Giving new life to formal dresses as cost-of-living pressures bite

Anita McEwen and her colleague Faith at A & D In Home Care. Photo: Megan Dunn.
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Do you have a formal dress or suit that you’ll never wear again?

A & D In Home Care has launched a donation drive for formal outfits that can be passed on to students who are unable to afford them.

With formal season fast approaching, it should be an exciting time, but the cost-of-living crisis continues to dampen the mood for families living in Penrith.

Anita McEwen, the Director of A & D In Home Care, said they started the drive because they wanted to give back.

As a single parent, McEwen said she struggled to afford dresses and make-up for her three daughters, even though she was working full-time.

“At the moment everyone seems to be struggling financially,” she said.

“We thought it might be nice if we could do something to take that little bit of pressure off.”

So far they have received 20 dresses that they’ll be able to pass on.

McEwen said she hopes people will continue to donate so that students will be able to have the dignity of choosing something that they like.

“Some of the dresses are brand new, and all of them have been absolutely beautiful,” she told the Weekender.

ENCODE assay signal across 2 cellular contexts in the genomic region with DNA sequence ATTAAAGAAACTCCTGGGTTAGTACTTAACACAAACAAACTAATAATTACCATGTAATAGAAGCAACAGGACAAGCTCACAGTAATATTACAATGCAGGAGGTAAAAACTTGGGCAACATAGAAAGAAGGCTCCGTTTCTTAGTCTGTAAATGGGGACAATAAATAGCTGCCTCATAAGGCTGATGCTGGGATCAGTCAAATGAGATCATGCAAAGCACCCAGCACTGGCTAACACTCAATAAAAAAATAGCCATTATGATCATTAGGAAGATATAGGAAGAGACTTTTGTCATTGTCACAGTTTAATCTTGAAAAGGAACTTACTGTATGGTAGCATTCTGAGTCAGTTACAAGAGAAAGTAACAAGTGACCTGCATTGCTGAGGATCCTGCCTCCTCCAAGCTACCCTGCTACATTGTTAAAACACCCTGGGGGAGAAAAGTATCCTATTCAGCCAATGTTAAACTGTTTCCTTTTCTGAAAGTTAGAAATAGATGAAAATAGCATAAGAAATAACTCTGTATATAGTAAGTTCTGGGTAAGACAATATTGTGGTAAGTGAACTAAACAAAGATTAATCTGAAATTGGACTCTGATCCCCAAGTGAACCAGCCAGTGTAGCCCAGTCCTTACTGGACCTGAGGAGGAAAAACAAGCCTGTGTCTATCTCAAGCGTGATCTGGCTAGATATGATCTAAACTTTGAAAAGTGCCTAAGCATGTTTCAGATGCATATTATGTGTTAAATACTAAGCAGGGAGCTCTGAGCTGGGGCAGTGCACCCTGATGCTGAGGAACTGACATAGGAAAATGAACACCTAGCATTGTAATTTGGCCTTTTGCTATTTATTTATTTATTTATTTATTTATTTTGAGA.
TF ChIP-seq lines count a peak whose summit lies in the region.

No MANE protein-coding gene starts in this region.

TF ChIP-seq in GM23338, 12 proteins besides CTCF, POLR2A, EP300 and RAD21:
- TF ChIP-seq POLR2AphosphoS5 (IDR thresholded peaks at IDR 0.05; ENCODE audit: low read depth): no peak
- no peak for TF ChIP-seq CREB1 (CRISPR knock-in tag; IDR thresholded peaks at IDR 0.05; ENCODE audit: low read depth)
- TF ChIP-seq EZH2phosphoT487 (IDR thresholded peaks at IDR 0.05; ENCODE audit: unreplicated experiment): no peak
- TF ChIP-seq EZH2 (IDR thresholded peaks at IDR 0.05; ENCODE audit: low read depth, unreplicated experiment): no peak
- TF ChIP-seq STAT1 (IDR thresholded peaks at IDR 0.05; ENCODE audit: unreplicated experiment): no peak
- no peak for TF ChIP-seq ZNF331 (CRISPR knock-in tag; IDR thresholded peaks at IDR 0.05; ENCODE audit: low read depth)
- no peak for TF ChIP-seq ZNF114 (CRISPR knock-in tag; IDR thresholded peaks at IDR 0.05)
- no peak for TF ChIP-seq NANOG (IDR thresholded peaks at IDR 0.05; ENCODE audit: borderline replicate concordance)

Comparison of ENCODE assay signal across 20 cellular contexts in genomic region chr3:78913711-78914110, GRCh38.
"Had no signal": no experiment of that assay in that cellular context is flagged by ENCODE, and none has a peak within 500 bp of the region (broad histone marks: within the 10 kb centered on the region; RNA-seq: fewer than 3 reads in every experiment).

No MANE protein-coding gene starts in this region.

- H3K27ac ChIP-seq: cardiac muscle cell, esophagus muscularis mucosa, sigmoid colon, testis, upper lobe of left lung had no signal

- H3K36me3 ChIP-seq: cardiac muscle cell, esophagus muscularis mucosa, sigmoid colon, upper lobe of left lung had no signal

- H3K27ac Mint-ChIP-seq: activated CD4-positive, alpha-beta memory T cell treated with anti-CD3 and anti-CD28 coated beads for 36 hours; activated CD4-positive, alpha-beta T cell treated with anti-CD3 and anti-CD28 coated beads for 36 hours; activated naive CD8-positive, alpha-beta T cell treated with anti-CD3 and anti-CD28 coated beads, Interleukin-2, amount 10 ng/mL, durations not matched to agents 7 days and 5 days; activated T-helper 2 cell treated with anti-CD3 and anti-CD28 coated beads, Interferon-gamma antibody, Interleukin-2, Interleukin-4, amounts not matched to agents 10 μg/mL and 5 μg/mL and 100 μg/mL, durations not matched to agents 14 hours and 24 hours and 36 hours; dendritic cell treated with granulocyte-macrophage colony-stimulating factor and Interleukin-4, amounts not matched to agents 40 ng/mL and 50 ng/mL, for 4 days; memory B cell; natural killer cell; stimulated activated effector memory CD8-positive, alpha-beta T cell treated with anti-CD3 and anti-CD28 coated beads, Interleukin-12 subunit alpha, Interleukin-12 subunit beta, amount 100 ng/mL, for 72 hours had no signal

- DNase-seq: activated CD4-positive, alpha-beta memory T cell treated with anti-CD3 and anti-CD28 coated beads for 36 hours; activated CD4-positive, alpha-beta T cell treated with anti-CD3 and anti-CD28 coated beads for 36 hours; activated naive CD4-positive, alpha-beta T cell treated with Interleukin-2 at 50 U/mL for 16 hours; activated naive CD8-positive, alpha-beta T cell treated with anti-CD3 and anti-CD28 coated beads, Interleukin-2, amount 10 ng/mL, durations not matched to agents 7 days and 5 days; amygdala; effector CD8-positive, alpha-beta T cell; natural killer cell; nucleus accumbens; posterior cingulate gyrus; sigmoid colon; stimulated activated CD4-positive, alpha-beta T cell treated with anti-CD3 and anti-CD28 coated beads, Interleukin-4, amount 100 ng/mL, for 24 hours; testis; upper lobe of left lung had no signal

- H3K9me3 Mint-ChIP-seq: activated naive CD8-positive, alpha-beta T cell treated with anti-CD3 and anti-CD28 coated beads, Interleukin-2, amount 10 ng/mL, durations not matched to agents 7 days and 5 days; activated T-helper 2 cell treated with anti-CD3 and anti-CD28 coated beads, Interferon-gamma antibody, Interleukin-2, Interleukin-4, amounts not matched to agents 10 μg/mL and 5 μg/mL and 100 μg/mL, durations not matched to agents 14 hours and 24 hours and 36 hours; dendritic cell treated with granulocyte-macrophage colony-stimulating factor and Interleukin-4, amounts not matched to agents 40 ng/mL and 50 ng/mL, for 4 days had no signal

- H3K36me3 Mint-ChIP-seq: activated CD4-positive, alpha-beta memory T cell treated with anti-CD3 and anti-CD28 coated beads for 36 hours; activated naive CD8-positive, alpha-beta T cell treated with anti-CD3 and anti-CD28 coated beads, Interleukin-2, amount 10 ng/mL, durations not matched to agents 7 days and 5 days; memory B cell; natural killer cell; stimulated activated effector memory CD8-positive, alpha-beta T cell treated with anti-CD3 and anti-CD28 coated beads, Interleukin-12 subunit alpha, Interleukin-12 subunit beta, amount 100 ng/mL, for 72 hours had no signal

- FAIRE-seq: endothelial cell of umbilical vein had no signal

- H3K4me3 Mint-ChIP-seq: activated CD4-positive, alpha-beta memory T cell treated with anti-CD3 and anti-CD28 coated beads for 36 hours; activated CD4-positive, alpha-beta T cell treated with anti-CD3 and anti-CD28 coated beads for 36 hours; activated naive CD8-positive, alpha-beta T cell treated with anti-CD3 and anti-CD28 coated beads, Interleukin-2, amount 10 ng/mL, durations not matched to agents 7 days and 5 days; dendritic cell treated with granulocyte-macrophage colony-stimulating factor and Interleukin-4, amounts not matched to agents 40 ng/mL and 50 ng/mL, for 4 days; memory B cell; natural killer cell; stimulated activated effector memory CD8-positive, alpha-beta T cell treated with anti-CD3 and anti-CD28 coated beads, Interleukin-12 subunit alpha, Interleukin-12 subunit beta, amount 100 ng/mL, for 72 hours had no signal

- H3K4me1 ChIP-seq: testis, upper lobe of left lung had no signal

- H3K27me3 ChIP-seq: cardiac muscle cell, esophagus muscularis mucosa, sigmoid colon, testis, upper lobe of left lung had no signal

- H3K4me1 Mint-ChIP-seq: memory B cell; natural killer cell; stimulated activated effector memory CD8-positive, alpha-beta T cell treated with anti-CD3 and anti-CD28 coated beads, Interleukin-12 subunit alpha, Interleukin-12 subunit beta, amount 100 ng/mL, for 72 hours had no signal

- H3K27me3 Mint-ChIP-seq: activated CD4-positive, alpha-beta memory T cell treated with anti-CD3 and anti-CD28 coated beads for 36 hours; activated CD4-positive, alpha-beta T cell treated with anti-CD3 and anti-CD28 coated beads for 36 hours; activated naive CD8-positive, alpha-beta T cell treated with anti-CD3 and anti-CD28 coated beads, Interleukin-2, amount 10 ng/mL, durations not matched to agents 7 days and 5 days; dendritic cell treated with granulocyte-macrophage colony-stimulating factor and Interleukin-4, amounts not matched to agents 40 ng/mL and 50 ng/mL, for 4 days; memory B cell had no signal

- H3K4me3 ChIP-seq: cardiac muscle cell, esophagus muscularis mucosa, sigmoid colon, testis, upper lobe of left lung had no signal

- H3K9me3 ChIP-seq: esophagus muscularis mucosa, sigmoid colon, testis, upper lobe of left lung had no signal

“We just want to get as many dresses as we can, so we can hopefully give them choices.”

People between Blacktown and Katoomba are invited to make donations to A & D In Home Care’s High Street office or arrange for a pick-up.

People far and wide are also welcome to mail their pieces that are still in good condition.

McEwen said they’re also hoping to expand their service and offer discounted hair and make-up.

But this isn’t just for the girls, because they’re also encouraging people to donate clothes that the boys can wear on their special day.

They are also hoping to host a charity ball for people with disabilities, early next year, so people who may have missed out in the past can get involved.

“I think it would benefit so many people,” she said.

McEwen said that A & D In Home Care usually looks after the most vulnerable people in the community, but this service is for everyone.

They are hoping this drive will take some stress off families living in the area and make young people feel empowered.

“They’re good enough, no matter what their circumstance is,” she said.

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